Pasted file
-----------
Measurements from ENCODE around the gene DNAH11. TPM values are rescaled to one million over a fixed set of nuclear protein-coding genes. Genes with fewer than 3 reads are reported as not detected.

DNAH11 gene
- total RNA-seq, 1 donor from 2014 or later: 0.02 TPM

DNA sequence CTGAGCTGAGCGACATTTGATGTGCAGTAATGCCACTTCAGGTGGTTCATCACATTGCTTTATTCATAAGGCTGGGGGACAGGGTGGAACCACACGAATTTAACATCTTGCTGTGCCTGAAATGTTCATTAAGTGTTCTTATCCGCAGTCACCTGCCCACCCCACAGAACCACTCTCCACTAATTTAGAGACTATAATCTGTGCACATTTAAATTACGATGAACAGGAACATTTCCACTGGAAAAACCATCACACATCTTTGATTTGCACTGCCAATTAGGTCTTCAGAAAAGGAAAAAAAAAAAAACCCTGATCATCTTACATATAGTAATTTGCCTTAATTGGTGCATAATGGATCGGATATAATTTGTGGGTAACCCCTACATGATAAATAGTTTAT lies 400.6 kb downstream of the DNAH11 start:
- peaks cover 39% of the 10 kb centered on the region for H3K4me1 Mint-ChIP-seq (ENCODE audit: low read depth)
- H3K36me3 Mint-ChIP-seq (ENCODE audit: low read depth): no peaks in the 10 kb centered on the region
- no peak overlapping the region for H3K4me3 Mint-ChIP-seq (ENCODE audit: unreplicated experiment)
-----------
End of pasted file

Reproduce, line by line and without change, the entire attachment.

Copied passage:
Measurements from ENCODE around the gene DNAH11. TPM values are rescaled to one million over a fixed set of nuclear protein-coding genes. Genes with fewer than 3 reads are reported as not detected.

DNAH11 gene
- total RNA-seq, 1 donor from 2014 or later: 0.02 TPM

DNA sequence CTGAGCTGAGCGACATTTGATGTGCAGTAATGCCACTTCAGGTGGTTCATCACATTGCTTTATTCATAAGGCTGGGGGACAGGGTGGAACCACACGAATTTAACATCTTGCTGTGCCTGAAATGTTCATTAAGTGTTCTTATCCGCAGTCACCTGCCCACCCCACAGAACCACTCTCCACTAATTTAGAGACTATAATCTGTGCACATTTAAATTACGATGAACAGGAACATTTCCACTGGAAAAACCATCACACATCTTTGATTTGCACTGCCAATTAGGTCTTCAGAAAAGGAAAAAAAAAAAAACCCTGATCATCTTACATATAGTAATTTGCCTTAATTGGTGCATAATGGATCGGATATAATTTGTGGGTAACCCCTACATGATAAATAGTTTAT lies 400.6 kb downstream of the DNAH11 start:
- peaks cover 39% of the 10 kb centered on the region for H3K4me1 Mint-ChIP-seq (ENCODE audit: low read depth)
- H3K36me3 Mint-ChIP-seq (ENCODE audit: low read depth): no peaks in the 10 kb centered on the region
- no peak overlapping the region for H3K4me3 Mint-ChIP-seq (ENCODE audit: unreplicated experiment)